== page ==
7. narcoticmusing

    Ironically, Australia’s only nuclear reactor is on a fault line.

  8. The decicion to set up a nuclear plant depends on presentation (the core of politics)…

    If someone approached YOU about investing in an energy plant that won’t even generate for 9 years, and has a life expectancy of only 40 (or 60, depending on their audience), what would you say?
    What if you knew that the necessary fuel would run out in 30 years (at present consumption levels)?
    Or that the project might remain “under construction” for decades (and may or may not get built)?
    Or that you’ll only fill about a quarter (and falling) of your technical staffing positions – the balance being haemorraged to competing industries?
    Or that the plant may not be near the generous transport infrastructure on which it will rely (especially water supply) – meaning that you’ll need to build feeder routes?
    Or that you’ll need a heavier security presence than any enterprise in human history?
    Or that you’re not very likely to find an insurer?
    Or that the market retail rates for competing sources will leave you in the dust, no matter how much money you save on safety?
    Or that you’ll be adopting a 10,000 year moral hazard (the half-life of spent fuel), as will your successors?
    Or that the decommissioning costs after its 40th birthday could rival its construction costs?
    Or that you’ll be held responsible for the lies you’ll have to tell about the projects safety record if you choose not to do that?

    Or that when the expenses of energy and resources in building, operating and decommissioning the plant are tallied, you would end up being a net CONSUMER of both?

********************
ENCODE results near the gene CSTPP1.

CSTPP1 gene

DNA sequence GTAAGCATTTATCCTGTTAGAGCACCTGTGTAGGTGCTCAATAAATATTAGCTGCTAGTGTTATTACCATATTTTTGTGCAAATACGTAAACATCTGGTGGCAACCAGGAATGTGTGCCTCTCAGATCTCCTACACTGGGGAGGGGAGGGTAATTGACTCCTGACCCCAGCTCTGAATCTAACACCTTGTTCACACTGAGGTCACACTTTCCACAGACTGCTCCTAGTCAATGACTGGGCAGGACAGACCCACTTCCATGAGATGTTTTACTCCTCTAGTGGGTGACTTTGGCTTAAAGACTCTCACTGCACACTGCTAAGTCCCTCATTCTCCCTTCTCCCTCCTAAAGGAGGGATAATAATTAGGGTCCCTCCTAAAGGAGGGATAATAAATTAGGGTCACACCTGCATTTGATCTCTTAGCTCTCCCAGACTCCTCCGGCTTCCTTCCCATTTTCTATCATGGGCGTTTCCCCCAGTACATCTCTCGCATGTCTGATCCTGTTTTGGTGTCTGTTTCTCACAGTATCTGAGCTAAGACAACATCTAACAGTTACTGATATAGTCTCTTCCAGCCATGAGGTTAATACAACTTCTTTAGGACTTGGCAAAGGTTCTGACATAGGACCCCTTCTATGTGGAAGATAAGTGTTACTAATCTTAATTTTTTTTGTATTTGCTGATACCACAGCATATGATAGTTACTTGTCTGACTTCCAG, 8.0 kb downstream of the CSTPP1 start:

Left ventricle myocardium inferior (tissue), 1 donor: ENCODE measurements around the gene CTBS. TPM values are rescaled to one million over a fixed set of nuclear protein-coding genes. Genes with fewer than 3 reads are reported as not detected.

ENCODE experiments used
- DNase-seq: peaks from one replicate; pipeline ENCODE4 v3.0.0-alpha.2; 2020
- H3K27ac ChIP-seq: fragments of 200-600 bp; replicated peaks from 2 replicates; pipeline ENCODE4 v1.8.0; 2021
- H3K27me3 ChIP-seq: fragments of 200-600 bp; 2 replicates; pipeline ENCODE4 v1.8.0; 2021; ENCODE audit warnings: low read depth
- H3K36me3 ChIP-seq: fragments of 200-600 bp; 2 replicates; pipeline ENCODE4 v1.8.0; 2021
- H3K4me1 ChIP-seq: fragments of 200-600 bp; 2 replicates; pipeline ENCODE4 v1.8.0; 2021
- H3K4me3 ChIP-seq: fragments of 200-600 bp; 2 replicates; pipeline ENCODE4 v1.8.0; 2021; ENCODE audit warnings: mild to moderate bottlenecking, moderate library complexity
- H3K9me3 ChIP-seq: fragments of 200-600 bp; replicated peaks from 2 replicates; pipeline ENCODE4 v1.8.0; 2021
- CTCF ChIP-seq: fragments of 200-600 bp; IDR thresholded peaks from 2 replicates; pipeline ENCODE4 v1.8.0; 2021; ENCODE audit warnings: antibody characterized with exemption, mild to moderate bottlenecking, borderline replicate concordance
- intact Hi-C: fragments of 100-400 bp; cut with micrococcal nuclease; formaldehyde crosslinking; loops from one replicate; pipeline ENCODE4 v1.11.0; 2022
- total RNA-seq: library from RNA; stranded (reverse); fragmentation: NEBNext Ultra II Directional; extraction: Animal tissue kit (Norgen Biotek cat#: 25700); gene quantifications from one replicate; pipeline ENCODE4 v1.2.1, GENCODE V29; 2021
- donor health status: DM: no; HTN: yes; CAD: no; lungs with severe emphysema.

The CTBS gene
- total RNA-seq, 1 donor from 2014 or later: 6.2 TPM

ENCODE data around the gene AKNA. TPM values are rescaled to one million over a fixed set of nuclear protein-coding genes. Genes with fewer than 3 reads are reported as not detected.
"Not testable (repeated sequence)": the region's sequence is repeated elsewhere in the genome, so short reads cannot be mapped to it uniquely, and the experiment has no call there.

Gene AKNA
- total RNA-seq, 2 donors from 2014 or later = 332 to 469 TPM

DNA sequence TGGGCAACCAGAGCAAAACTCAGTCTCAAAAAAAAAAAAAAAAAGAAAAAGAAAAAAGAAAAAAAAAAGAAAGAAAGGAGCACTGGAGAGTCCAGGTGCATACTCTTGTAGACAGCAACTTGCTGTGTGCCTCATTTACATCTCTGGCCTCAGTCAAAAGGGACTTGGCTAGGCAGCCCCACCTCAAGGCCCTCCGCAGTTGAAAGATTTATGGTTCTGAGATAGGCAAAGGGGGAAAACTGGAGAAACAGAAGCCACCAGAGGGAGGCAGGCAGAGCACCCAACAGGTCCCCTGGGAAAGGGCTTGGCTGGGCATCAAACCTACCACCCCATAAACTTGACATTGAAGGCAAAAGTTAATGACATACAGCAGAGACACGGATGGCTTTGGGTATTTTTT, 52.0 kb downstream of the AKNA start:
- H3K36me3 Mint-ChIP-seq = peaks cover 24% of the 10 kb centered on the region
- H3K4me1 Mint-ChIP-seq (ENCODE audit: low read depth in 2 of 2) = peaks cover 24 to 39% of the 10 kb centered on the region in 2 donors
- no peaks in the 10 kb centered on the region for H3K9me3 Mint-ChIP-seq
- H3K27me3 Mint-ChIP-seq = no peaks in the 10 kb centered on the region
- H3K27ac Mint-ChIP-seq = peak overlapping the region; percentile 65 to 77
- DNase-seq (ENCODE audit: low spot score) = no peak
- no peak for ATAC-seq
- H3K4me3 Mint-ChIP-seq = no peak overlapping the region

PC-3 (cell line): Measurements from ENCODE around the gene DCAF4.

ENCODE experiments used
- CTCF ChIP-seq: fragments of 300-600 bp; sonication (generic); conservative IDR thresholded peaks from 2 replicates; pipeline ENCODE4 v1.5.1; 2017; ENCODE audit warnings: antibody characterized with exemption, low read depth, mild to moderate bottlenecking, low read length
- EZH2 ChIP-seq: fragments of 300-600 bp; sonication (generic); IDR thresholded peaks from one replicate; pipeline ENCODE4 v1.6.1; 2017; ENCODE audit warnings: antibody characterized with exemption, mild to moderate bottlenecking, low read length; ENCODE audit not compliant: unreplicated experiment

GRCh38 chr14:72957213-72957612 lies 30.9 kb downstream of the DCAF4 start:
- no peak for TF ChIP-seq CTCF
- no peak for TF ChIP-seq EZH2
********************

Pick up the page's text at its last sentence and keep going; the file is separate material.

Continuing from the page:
But what if instead, you were told that you’d never have to pay for the plant?
    That the Department of Energy would take care of all that (eminent-domaining the land if it has to)?
    And that the Department of Transport will build whatever infrastructure it needs?
    And that waste management (and its cost and risk) would be taken over by the Department of Environment?
    And that this would relieve you of any insurance burden?
    And that the Federal Police would handle all the security needs?
    And that not even the operating costs would have to come entirely out of the companys own pocket?
    And that for emission purposes, only the reactor itself will count, rather than the whole enterprise?
    And that the returns will come to YOU?

    NOW what would you say?

  9. narcoticmusing

    lykurgus – I think every political advisor would now like to subscribe to your newsletter

  10. Splatterbottom

    Too much trust in too few people leads to disaster.